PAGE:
While its handling of these moments impressed me, it’s the characterisation of the world’s inhabitants that truly make this possible. As each character enters your party you’re presented with a general understanding of their personality, and sometimes a glimpse at their backstory, but these initial impressions belie their true depth. As your journey progresses you will gradually learn more about your party, be this through direct conversations or subtle hints dropped by seemingly unrelated NPCs and narrative moments. Your understanding of each character, their history and their motivations will grow as you experience more of the game and it is this growth that led to my strong attachment to them. There is not a single party character that I disliked in the game, although I would be lying if I said I didn’t have favourites, and that is an extremely rare thing for me to say. Even some of the major NPCs in the game showed more genuine character growth throughout its narrative than protagonists in other games, with Queen Marina being my personal favourite example.

As a series, Dragon Quest has created an extremely consistent and recognisable art style, largely due to having Akira Toriyama design the characters throughout its entire history. Because of this the contents of a Dragon Quest world are largely predictable, but the technical and artistic beauty with which they’re presented in Dragon Quest XI is anything but predictable. The game features a stylised and cartoonish art style, but this is presented in an incredibly detailed and technical manner that I haven’t seen before. The best example of this is in the game’s monsters, where series stalwarts like Platypunks and Slimes are instantly recognisable, but also look better than they ever have. Early on in my time with the game, before I remembered that deadlines exist and that I’d better hurry it up a bit, I deliberately ran into battles just so I could stare at enemy models, often shouting across the house to my wife to come and look at the latest wacky monster I was fighting. The same can be said for the game’s environments, which are spacious, interesting and filled with detail wherever you look. In a world where Square Enix once spoke about how difficult it was to create large towns in HD, it’s amazing to see large, detailed cities to explore. Dragon Quest XI is nothing short of beautiful and is easily one of the best-looking games of the year.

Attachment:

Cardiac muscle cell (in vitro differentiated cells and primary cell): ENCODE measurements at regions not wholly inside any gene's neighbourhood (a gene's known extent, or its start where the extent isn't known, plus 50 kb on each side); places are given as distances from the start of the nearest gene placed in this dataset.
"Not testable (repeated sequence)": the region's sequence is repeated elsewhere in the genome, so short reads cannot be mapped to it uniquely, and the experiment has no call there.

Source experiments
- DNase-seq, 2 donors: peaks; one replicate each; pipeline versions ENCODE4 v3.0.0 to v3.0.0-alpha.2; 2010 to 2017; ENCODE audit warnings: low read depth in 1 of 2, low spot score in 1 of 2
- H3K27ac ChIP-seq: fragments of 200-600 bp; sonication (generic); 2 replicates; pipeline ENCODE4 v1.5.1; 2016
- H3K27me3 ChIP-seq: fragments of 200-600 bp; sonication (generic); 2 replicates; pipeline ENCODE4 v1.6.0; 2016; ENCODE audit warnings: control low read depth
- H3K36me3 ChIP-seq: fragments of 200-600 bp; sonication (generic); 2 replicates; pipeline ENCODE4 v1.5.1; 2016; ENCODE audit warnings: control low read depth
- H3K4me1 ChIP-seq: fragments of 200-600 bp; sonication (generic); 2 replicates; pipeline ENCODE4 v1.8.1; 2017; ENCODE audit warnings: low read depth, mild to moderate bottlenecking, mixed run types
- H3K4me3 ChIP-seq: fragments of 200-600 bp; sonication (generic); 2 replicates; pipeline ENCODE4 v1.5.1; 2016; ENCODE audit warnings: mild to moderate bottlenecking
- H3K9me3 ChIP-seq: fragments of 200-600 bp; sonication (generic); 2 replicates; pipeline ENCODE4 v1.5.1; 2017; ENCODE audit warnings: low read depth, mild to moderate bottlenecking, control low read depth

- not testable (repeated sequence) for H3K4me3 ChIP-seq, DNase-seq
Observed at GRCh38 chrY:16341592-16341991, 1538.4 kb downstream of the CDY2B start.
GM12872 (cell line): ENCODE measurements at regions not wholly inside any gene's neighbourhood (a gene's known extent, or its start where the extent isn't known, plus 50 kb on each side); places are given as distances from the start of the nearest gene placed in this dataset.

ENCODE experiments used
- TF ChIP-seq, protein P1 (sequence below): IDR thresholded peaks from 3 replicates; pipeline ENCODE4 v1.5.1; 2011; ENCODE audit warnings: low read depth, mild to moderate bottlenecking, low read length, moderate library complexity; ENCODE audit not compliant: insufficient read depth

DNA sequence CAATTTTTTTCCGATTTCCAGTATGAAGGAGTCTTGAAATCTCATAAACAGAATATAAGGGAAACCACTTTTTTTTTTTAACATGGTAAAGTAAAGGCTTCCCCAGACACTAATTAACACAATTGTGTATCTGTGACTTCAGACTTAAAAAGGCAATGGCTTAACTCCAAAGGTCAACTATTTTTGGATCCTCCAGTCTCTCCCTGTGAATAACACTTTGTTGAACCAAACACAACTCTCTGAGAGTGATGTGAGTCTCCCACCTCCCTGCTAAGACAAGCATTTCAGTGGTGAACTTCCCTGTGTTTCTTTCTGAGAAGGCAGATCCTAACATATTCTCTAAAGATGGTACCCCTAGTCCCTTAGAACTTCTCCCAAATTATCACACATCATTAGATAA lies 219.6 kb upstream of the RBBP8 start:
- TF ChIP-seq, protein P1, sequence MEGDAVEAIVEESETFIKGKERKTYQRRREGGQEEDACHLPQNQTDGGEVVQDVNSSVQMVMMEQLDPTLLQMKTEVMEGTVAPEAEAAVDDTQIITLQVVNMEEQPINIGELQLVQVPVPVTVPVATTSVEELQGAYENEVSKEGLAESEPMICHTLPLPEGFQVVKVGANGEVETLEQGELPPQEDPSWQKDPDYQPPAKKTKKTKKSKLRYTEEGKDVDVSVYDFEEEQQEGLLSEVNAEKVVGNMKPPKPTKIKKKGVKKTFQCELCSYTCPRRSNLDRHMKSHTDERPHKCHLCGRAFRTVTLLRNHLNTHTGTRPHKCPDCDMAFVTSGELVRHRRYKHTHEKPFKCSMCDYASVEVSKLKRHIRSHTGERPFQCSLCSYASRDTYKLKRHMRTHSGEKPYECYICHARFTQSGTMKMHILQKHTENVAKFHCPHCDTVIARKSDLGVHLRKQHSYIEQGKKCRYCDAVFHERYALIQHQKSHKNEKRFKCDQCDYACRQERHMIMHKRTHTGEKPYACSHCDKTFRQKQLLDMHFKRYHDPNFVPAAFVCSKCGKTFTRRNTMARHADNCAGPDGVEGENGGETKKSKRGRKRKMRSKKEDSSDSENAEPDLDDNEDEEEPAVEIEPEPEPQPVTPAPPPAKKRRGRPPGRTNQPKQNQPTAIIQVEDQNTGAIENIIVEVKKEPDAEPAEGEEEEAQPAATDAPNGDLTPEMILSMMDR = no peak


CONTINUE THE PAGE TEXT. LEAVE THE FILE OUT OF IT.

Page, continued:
Unfortunately, I can’t quite level the same praise at the game’s music, which is presented as MIDI tunes instead of the orchestral work found in other games. While the specific reasons behind why the game doesn’t include the orchestral score we know exists aren’t clear, what is clear is that it has hampered what would otherwise have been an amazing score. This isn’t to say that the music in Dragon Quest XI is bad, in fact I would say that it’s still better than the music in many other games, but that it’s hamstrung by an artificially reduced quality that pulls it down. In fact, you’re reminded of how much better it could have been every time you boot the game, as the intro movie is accompanied by an amazing orchestral performance of the series theme song. While the music itself suffers from this reduced quality, the same cannot be said for the voice acting, which is largely of a good quality, but less important characters tend to suffer from stilted delivery and even disinterested tones on occasion. Neither of these are deal-breakers, but they’re below the high quality of the rest of the game.